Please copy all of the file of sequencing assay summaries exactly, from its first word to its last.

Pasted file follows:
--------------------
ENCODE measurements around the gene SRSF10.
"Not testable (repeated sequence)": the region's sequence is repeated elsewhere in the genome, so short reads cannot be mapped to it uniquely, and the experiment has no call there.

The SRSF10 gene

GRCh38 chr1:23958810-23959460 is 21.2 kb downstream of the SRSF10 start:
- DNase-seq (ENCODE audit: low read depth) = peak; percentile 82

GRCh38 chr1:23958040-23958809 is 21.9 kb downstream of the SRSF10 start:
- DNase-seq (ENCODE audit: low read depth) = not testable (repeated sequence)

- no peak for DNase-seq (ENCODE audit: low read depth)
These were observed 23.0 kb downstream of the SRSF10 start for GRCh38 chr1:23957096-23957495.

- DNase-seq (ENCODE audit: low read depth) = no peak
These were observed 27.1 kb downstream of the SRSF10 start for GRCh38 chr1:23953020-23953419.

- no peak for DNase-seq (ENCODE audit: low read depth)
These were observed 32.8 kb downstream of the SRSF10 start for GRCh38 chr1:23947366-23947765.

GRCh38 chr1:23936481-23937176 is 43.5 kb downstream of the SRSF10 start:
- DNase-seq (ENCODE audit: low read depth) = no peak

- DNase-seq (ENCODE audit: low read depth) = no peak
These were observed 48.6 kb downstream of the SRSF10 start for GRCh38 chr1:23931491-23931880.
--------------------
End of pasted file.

ENCODE measurements around the gene SRSF10.
"Not testable (repeated sequence)": the region's sequence is repeated elsewhere in the genome, so short reads cannot be mapped to it uniquely, and the experiment has no call there.

The SRSF10 gene

GRCh38 chr1:23958810-23959460 is 21.2 kb downstream of the SRSF10 start:
- DNase-seq (ENCODE audit: low read depth) = peak; percentile 82

GRCh38 chr1:23958040-23958809 is 21.9 kb downstream of the SRSF10 start:
- DNase-seq (ENCODE audit: low read depth) = not testable (repeated sequence)

- no peak for DNase-seq (ENCODE audit: low read depth)
These were observed 23.0 kb downstream of the SRSF10 start for GRCh38 chr1:23957096-23957495.

- DNase-seq (ENCODE audit: low read depth) = no peak
These were observed 27.1 kb downstream of the SRSF10 start for GRCh38 chr1:23953020-23953419.

- no peak for DNase-seq (ENCODE audit: low read depth)
These were observed 32.8 kb downstream of the SRSF10 start for GRCh38 chr1:23947366-23947765.

GRCh38 chr1:23936481-23937176 is 43.5 kb downstream of the SRSF10 start:
- DNase-seq (ENCODE audit: low read depth) = no peak

- DNase-seq (ENCODE audit: low read depth) = no peak
These were observed 48.6 kb downstream of the SRSF10 start for GRCh38 chr1:23931491-23931880.